Effects of duration of salt supplementation of sheep on rumen metabolism and the accumulation of elements

Phillips, Clive J.C., Mohamed, Mohamed O. and Chiy, Paul C. (2014) Effects of duration of salt supplementation of sheep on rumen metabolism and the accumulation of elements. Animal Production Science, 55 5: 603-610. doi:10.1071/AN13117


Author Phillips, Clive J.C.
Mohamed, Mohamed O.
Chiy, Paul C.
Title Effects of duration of salt supplementation of sheep on rumen metabolism and the accumulation of elements
Journal name Animal Production Science   Check publisher's open access policy
ISSN 1836-0939
1836-5787
Publication date 2014-05-08
Year available 2014
Sub-type Article (original research)
DOI 10.1071/AN13117
Volume 55
Issue 5
Start page 603
End page 610
Total pages 8
Place of publication Clayton, VIC Australia
Publisher C S I R O Publishing
Collection year 2015
Language eng
Formatted abstract
Sheep may adapt rumen function in response to supplementary sodium, potentially affecting the metabolism and accumulation of this element and related elements in target tissues and organs. In this study, sheep were provided with a supplement of sodium added to silage for 3, 6 or 9 weeks. There was no evidence of adaptation of rumen function that would have benefited digestion or element absorption, on the contrary, after 6 and 9 weeks supplementation compared with 3 weeks, the buffering capacity of rumen solids was reduced and their density increased, with long particles that were associated with high dry matter contents. Potassium concentration in kidneys increased after 9 week of supplementation, in conjunction with reduced bone potassium concentration. In addition, the concentration of cadmium, an element known to compete with sodium, increased in rumen contents and its availability decreased. Copper was increased in the brain and eyes after 9 weeks of supplementation with NaCl, and after 6 weeks, copper in blood plasma decreased. It is concluded that there was evidence of a dynamic response to NaCl supplementation, which affected rumen solids and the accumulation of several important elements in key target organs.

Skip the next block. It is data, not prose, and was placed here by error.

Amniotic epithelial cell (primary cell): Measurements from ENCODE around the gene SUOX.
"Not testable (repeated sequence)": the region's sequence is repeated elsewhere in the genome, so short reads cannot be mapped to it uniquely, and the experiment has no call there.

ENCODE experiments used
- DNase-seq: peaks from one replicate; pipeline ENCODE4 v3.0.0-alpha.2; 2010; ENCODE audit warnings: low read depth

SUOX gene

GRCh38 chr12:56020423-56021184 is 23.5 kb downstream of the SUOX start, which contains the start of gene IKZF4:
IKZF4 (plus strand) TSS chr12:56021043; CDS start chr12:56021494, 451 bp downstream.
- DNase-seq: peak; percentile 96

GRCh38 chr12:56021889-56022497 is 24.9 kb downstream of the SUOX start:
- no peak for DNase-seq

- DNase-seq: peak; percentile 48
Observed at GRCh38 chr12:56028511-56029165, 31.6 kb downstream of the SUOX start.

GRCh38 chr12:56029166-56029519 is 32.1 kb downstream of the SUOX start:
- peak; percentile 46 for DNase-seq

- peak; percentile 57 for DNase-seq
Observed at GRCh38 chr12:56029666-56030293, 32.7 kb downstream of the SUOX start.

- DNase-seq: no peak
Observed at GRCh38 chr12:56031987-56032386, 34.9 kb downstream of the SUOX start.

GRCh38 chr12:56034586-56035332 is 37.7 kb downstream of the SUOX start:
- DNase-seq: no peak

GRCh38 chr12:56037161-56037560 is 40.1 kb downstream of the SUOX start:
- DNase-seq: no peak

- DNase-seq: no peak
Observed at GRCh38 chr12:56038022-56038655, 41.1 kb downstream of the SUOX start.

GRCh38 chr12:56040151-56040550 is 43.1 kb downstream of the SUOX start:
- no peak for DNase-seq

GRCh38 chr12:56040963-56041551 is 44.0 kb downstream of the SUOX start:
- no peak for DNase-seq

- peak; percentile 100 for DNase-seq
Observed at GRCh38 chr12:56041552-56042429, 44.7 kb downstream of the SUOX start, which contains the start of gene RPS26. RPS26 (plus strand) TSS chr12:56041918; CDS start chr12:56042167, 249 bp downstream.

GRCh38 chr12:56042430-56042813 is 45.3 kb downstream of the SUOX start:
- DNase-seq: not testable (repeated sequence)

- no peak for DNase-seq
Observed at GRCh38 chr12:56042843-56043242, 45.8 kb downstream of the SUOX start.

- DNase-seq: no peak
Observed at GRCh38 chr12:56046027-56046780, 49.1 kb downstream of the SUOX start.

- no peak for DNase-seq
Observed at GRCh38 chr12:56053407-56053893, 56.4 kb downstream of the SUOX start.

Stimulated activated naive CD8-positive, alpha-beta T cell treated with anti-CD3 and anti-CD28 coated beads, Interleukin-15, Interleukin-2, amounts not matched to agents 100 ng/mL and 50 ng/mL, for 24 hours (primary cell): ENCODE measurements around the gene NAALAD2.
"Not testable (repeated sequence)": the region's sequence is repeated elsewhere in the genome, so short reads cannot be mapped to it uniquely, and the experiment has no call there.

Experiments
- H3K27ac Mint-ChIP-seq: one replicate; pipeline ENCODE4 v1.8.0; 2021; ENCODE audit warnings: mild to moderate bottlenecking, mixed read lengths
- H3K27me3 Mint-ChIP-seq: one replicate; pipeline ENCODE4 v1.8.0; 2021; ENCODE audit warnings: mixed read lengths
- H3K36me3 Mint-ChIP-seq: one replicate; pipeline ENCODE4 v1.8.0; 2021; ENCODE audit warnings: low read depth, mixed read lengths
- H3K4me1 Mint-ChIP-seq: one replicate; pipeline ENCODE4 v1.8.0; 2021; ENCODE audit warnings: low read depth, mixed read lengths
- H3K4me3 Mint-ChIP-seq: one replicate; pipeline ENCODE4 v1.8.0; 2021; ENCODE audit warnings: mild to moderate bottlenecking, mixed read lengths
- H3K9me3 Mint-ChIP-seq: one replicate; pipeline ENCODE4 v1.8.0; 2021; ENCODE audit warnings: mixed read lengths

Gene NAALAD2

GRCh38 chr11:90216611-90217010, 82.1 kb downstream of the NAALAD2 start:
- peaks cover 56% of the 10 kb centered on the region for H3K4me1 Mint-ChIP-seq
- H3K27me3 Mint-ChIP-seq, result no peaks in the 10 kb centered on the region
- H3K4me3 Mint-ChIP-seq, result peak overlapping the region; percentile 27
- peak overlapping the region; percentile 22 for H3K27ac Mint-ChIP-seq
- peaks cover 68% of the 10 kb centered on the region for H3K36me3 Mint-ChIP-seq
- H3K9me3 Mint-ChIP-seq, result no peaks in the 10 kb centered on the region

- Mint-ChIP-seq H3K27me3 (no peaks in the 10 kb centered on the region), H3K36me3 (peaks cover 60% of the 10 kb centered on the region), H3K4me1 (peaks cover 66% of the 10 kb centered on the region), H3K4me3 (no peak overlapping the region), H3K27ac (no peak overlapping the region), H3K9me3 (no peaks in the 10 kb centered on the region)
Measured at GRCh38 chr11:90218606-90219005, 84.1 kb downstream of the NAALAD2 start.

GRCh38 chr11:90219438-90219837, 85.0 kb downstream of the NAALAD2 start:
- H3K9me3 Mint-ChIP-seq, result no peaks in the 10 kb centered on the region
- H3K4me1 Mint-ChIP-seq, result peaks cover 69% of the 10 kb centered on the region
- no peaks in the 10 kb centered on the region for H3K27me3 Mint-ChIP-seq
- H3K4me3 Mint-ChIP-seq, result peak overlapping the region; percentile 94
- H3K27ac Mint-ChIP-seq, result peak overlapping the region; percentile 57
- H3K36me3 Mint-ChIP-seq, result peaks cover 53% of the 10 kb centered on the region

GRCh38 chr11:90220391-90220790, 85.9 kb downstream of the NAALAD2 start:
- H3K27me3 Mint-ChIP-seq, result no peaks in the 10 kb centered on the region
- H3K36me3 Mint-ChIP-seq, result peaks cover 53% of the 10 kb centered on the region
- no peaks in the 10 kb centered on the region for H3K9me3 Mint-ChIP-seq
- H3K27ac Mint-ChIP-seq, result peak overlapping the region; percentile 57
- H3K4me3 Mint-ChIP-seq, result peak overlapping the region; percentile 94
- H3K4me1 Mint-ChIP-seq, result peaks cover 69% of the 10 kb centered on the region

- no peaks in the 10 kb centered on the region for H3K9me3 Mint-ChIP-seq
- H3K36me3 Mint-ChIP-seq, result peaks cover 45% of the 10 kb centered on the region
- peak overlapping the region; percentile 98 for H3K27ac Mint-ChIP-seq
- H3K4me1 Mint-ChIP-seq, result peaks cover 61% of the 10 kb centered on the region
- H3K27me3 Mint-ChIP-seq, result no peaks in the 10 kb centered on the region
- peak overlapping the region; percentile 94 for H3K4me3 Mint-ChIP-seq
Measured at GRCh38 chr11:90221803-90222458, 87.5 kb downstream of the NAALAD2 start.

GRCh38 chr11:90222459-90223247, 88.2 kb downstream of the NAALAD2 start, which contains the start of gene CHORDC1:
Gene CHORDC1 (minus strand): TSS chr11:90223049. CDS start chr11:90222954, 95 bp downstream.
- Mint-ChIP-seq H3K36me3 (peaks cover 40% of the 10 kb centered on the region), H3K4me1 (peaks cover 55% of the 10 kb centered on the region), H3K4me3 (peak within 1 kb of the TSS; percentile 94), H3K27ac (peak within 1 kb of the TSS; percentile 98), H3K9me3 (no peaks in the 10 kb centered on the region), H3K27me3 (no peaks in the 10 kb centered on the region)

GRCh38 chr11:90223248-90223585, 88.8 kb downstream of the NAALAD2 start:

Keyword Rumen function
Ruminant metabolism
Salt stress
Sheep
Q-Index Code C1
Q-Index Status Confirmed Code
Institutional Status UQ

Document type: Journal Article
Sub-type: Article (original research)
Collections: Official 2015 Collection
School of Veterinary Science Publications
 
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Created: Tue, 02 Dec 2014, 00:54:13 EST by Annette Winter on behalf of School of Veterinary Science